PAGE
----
The Belgian Ministry of Defence has announced that it will purchase 60 Spike multi-purpose guided weapon systems to replace its current inventory of Milan medium-range anti-tank missiles.
Under a 41 million contract, the Spike missiles will be supplied by the EuroSpike consortium, which was founded in 2004 when Rheinmetall Defence Electronics, Diehl BGT Defence and Rafael Advanced Defense Systems joined forces.
It was earlier anticipated that Belgium might acquire Javelin anti-tank systems which are produced by Raytheon/Lockheed Martin. The US Defense Security Cooperation Agency issued a press release in August which indicated that the Belgian government had requested a possible purchase of 60 systems with 240 Block I Javelin missiles.
The Spike Medium-Range weapon system consists of a missile in a disposable canister, a command launch unit, a thermal sight and a tripod. It has an effective range of 2,500m whereas the Long Range and Extended Range versions can hit targets up to 4,000m and 8,000m respectively.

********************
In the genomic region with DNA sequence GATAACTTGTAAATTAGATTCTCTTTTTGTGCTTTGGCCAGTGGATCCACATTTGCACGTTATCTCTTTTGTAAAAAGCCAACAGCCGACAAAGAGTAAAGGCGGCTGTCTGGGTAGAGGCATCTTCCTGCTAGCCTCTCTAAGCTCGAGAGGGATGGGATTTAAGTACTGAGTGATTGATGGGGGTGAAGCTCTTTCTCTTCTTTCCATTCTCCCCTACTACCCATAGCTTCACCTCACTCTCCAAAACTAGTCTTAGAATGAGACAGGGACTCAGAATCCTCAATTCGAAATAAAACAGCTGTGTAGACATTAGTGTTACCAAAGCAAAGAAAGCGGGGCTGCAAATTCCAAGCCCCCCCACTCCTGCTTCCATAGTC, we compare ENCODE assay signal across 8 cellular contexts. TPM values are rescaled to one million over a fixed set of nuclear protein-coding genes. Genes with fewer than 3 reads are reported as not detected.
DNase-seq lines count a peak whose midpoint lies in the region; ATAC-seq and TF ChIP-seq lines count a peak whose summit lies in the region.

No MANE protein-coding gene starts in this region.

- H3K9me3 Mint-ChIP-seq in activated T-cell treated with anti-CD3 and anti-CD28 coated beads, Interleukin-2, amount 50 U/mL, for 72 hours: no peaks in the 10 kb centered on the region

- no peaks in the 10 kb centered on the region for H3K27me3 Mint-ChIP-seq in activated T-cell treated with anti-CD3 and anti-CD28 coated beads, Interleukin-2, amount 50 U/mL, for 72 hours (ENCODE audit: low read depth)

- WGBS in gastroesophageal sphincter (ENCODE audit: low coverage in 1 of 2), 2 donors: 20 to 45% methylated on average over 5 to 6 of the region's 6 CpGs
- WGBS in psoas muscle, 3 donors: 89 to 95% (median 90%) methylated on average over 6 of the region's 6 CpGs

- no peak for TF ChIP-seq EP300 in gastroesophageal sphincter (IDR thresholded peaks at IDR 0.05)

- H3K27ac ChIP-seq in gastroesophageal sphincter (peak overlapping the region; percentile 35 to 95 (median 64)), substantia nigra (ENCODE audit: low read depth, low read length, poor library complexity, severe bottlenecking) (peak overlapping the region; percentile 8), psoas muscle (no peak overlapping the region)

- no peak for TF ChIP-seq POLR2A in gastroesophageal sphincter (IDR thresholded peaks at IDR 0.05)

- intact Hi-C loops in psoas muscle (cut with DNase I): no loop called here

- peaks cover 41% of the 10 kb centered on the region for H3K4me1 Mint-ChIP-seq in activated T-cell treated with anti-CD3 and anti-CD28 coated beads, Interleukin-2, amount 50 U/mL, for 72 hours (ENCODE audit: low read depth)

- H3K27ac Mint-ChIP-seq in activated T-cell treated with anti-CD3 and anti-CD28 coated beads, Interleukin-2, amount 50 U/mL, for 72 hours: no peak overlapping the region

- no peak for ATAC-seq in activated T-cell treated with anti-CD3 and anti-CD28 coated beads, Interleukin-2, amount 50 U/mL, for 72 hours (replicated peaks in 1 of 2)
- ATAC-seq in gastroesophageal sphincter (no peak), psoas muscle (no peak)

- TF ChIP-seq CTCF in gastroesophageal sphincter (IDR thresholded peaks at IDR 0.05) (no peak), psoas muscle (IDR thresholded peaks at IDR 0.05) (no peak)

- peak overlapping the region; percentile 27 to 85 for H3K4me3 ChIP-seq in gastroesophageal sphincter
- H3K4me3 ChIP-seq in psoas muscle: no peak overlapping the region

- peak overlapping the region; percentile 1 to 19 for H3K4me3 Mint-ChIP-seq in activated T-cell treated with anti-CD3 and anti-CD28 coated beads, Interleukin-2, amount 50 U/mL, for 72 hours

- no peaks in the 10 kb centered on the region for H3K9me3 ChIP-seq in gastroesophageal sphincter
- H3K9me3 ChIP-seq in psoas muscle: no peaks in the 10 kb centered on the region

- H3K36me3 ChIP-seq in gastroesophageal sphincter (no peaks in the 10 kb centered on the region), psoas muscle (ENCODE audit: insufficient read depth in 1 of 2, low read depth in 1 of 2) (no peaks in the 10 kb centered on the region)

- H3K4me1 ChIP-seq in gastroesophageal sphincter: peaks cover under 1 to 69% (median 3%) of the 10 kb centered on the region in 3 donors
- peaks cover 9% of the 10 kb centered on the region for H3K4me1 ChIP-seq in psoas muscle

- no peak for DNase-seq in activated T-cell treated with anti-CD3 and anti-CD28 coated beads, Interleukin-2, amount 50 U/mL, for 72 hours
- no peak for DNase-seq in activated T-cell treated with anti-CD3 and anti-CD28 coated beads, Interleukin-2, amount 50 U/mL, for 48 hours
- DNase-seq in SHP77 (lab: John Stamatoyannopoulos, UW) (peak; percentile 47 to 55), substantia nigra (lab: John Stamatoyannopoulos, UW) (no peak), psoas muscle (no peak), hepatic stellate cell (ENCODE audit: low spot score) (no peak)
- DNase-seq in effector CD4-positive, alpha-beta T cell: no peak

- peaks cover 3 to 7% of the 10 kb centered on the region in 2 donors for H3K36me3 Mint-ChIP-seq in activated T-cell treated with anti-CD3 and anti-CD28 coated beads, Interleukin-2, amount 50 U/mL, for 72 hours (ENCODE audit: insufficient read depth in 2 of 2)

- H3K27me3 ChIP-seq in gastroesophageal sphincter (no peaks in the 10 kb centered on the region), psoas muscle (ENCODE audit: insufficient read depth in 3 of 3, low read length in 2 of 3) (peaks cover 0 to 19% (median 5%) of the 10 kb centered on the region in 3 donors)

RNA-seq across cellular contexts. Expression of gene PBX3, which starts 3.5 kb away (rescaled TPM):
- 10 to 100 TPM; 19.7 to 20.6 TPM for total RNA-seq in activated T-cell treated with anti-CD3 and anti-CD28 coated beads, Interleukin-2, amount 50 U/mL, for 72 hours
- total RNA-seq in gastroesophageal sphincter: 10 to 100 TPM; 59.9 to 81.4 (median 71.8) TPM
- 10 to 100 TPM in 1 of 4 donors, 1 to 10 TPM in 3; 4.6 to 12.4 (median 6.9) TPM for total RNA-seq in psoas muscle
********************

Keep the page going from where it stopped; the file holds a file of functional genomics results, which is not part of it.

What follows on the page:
In addition to the Spike contract, it was also announced in December that 111 Panzerfaust 3 shoulder-launched short-range anti-armour weapons will be bought from Dynamit Nobel Defence together with 238 projectiles and mountable night vision sights.
Panzerfaust 3 consists of a reusable firing device with a 110mm calibre warhead which can also be used against secondary targets like field fortifications or buildings.
The introduction of both anti-armour weapon systems will bring about increased interoperability with neighbouring Dutch forces which ordered the Spike MR in 2001 and Panzerfaust 3 in 2004.
The governments of Belgium, Luxemburg and the Netherlands have recently embarked on a wide ranging programme to increase the interoperability of its forces. Areas being considered are joint training, cooperation of mechanised, light infantry and special operations forces, joint logistics and maintenance as well as joint procurement of defence equipment.